From farm to folk, food safety is important for everyone. You must eat healthy food. It is however more important that food is first, safe to eat. Food safety during cancer treatment is crucial. This is because cancer and its treatments – radiotherapy, chemotherapy, brachytherapy and stem cell transplants – compromise the immune system. This often exposes cancer patients to food-borne illness with the least food contamination. It is therefore critical that cancer patients keep to best personal and food hygienic practices.
Guidelines for Food Safety during Cancer Treatment
- Always wash your hands with soap under running water before and after preparing food, as well as before and after eating. There is the unfortunate habit in some African homes where hands are washed with just water before eating, but with soap and water after eating. It is a wrong cultural practice that all, especially cancer patients, must refrain from.
- Always eat cooked food as warm as tolerable. Allowing cooked food to cool for long before eating could allow germs to contaminate it and pose harm to you.
- Wash vegetables and fruits thoroughly using clean water before peeling or cutting.
- Scrub vegetables and fruits that have firm surface such as potatoes, carrots, oranges and melons before using.
- Cut away any damaged or bruised areas on farm produce.
- Wash the top lids of canned foods with soap and water before opening.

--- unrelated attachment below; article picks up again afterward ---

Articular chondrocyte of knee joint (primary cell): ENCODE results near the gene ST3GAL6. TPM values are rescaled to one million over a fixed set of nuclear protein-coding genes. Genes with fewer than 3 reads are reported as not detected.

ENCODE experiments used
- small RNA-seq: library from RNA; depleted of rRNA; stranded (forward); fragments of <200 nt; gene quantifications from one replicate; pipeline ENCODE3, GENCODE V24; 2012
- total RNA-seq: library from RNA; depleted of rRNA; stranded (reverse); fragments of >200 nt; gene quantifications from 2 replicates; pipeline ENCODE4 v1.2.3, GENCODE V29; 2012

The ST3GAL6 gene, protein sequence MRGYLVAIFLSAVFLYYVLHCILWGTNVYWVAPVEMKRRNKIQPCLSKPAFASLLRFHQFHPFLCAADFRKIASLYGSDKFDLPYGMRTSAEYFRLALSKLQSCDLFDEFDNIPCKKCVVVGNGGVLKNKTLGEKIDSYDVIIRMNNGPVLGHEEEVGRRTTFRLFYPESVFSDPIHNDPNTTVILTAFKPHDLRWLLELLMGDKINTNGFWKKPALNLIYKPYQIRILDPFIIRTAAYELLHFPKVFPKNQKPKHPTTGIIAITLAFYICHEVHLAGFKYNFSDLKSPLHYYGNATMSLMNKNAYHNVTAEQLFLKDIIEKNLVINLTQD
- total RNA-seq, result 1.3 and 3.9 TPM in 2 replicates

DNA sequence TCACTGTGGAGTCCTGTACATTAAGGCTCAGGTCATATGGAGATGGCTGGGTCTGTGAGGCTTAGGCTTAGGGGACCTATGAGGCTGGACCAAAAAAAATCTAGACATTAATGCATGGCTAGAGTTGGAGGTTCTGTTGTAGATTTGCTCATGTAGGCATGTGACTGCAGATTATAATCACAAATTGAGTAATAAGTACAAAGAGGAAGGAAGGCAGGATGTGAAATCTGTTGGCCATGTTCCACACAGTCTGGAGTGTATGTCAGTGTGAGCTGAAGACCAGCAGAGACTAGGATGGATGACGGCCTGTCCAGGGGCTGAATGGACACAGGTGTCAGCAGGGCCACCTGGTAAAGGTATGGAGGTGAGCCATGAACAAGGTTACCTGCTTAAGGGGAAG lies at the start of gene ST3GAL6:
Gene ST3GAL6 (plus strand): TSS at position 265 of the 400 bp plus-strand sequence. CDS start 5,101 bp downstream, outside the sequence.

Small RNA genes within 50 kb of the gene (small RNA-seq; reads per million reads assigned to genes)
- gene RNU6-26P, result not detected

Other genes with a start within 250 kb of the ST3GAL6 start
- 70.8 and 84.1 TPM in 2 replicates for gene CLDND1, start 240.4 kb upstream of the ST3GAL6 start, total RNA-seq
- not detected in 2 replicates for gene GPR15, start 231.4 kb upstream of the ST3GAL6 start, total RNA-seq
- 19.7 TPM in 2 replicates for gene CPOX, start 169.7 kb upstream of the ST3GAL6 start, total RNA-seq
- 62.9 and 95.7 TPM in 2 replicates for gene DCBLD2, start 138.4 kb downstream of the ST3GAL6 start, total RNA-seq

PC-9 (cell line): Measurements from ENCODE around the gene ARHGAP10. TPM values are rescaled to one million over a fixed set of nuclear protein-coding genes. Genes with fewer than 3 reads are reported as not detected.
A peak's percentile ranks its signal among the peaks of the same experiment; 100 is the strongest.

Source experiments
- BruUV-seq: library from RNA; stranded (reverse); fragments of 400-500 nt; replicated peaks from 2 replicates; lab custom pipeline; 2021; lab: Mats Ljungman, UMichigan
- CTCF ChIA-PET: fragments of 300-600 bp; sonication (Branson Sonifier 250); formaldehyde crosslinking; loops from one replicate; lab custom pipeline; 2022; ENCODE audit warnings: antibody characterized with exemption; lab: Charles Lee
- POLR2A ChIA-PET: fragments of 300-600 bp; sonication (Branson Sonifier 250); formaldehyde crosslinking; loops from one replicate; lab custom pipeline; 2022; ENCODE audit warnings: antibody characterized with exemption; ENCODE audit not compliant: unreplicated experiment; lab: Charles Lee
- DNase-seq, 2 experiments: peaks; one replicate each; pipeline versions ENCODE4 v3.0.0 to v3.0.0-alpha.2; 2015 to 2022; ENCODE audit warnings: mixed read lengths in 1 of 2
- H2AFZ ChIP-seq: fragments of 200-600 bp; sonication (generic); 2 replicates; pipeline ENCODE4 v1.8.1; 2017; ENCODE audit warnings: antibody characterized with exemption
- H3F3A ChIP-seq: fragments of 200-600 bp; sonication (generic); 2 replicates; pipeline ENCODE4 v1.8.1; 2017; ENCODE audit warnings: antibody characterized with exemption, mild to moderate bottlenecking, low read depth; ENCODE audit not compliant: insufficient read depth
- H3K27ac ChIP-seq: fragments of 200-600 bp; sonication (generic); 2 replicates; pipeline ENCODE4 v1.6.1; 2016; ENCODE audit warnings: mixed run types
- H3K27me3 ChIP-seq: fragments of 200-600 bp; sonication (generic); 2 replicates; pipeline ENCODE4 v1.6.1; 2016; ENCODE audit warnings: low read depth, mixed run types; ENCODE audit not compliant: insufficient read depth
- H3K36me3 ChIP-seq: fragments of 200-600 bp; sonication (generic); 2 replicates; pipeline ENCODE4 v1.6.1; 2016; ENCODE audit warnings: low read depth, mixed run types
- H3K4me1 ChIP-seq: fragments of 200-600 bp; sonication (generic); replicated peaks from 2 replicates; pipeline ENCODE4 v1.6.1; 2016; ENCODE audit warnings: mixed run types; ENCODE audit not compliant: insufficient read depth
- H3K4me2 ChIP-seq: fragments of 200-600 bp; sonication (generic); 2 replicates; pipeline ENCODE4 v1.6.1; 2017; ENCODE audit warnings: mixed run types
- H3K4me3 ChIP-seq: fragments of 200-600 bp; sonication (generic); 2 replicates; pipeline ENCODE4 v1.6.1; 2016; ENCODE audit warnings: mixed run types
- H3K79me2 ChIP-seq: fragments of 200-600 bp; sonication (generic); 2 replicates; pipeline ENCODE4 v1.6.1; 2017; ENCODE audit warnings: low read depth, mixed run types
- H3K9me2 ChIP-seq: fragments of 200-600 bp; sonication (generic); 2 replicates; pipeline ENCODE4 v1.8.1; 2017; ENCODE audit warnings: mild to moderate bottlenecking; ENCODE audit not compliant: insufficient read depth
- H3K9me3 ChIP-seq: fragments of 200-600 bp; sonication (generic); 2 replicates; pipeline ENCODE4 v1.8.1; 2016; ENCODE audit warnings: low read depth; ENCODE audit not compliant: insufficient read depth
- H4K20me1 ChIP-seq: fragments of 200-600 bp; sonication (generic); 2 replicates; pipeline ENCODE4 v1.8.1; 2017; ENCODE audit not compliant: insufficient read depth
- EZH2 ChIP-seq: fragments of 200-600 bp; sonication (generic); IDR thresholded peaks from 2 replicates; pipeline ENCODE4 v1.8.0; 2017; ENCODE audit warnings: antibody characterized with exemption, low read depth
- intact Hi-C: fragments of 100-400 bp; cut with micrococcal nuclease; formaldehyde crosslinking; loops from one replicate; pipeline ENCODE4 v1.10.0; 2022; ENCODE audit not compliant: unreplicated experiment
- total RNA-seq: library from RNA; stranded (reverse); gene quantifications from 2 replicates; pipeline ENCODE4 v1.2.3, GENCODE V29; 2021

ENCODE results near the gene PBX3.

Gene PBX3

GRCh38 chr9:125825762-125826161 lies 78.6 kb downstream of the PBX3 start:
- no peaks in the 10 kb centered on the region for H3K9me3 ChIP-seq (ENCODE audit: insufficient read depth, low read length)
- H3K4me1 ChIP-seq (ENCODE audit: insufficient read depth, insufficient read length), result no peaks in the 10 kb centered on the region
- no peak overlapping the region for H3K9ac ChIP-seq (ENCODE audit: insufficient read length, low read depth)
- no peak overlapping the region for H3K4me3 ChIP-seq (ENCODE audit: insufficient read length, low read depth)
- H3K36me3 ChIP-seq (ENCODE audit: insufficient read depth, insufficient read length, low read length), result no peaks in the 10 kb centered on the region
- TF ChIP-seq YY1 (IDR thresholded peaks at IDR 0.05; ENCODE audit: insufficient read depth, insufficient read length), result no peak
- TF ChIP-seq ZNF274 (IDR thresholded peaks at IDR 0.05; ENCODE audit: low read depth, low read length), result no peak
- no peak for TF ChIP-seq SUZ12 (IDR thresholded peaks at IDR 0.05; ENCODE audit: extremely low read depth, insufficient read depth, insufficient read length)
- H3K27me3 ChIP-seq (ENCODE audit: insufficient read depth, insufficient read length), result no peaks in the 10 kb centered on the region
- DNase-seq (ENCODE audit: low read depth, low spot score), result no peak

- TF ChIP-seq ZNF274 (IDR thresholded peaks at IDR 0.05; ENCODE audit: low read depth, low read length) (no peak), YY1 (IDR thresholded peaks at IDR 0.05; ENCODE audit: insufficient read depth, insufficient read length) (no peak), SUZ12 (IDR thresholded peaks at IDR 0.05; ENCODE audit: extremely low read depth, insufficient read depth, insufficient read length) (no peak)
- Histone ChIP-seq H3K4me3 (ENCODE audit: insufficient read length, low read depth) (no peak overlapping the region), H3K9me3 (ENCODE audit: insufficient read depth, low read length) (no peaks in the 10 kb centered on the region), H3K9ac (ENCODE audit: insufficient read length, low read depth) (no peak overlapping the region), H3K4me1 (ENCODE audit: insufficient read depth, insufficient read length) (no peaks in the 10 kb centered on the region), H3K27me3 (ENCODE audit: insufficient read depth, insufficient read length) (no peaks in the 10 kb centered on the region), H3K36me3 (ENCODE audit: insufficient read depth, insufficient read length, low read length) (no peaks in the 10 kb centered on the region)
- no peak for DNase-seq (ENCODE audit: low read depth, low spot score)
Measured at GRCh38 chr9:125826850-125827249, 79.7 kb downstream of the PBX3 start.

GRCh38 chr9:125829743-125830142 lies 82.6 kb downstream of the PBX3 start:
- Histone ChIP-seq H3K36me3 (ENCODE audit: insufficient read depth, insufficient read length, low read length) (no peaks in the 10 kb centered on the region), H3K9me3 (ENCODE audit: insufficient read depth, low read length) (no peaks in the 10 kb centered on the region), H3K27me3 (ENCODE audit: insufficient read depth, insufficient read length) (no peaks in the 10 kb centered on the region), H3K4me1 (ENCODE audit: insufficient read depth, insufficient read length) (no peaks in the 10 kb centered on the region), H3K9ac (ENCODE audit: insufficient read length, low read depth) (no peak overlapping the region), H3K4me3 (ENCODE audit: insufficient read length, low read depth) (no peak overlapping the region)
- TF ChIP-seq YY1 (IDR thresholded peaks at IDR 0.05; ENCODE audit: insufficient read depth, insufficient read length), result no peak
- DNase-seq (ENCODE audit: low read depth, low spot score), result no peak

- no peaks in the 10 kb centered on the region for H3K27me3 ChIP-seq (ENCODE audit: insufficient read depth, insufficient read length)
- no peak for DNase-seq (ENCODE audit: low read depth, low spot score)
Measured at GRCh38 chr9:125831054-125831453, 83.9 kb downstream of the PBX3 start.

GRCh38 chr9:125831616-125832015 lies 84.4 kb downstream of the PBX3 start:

- Thaw food in the refrigerator, not in the open. You could also use the defrost setting of the microwave to safely defrost food.
- Put food in the refrigerator within two (2) hours after your finish serving. Do not allow cooked food to stay for too long before refrigerating.
- Do not put foods like milk and dairy products in the compartments of the fridge door. Regular opening of the door exposes them to temperature differences which could easily cause them to spoil. Rather, water and drinks are mostly meant to be kept in these fridge compartments.
- Foods containing eggs, cream or mayonnaise should be refrigerated after just one hour of cooking them.
- Always cook meats until well done, with no trace of blood in the centre. This is because meats are rich in nutrients and so attract a lot of germs.
- Use a different spoon to taste and a different one to stir your food while you are cooking.
- Always check the expiry date of packaged food products.
- Do not put raw poultry, meat, seafood and eggs in the same fridge chamber as ready-to-eat foods like cake, fruits, salads and dairy products.
- Always buy only pasteurized or refrigerated milk. Once you use milk or any dairy product, immediately keep what is left in the fridge.
- Use separate cutting board for vegetables and meats/fish. If you have one cutting board, then wash it very well after using it for raw foods before using it for cooked or ready-to-eat foods to limit the transfer or microorganisms from the raw uncooked to the ready-to-eat foods.
When in doubt about how to safely keep or eat any food, ask your Registered Dietitian. Always remember that, a healthy meal must first be safe.
Desmond Paa Kwesi Hackman (RD, LD, RO, MSc)
Dietician/Nutritionist Consultant, Sweden Ghana Medical Centre